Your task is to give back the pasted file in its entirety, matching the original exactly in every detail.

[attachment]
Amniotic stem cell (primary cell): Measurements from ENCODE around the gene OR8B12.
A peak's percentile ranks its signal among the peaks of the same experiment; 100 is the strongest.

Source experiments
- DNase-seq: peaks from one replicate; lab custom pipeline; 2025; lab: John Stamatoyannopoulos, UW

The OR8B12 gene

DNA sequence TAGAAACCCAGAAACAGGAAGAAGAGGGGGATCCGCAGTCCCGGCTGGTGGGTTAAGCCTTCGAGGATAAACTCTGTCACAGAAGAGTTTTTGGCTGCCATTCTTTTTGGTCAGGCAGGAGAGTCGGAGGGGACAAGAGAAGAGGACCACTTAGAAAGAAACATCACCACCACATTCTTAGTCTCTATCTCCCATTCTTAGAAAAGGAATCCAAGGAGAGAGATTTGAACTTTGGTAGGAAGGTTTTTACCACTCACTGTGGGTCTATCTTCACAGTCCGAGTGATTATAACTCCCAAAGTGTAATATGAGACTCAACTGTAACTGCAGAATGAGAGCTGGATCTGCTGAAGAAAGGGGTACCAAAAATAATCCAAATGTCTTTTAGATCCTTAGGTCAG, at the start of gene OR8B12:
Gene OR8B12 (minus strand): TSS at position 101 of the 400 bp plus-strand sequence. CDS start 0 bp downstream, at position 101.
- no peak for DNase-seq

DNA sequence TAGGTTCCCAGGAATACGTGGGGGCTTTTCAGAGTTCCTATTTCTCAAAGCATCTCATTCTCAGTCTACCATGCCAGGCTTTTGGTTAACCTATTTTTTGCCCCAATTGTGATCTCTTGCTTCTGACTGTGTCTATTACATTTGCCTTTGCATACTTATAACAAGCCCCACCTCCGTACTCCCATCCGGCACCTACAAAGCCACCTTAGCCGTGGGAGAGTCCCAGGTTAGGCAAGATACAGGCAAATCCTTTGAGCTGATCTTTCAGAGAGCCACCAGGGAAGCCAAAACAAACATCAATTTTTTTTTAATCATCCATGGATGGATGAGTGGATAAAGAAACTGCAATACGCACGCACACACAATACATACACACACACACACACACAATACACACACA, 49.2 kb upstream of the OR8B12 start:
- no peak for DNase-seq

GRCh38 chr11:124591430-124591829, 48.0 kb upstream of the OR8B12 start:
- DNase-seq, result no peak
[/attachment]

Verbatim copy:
Amniotic stem cell (primary cell): Measurements from ENCODE around the gene OR8B12.
A peak's percentile ranks its signal among the peaks of the same experiment; 100 is the strongest.

Source experiments
- DNase-seq: peaks from one replicate; lab custom pipeline; 2025; lab: John Stamatoyannopoulos, UW

The OR8B12 gene

DNA sequence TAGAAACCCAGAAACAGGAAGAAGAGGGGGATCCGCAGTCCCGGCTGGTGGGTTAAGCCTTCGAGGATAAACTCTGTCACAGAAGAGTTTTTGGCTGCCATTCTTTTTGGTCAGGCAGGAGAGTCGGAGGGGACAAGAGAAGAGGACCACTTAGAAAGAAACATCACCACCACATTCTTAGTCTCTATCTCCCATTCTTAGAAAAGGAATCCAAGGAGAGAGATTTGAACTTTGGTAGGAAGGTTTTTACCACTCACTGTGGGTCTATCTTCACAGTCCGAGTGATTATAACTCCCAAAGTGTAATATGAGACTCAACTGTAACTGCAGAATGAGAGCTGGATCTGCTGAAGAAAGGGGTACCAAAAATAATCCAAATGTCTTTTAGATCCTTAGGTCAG, at the start of gene OR8B12:
Gene OR8B12 (minus strand): TSS at position 101 of the 400 bp plus-strand sequence. CDS start 0 bp downstream, at position 101.
- no peak for DNase-seq

DNA sequence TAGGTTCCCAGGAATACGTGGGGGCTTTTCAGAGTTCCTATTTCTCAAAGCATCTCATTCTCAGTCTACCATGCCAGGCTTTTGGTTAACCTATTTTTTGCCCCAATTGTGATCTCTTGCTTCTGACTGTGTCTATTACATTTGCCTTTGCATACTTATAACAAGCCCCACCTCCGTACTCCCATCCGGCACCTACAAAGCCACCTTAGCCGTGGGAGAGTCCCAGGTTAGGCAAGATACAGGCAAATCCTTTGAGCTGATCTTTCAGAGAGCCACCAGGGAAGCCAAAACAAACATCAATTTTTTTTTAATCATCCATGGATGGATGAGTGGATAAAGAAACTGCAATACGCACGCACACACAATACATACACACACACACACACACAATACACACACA, 49.2 kb upstream of the OR8B12 start:
- no peak for DNase-seq

GRCh38 chr11:124591430-124591829, 48.0 kb upstream of the OR8B12 start:
- DNase-seq, result no peak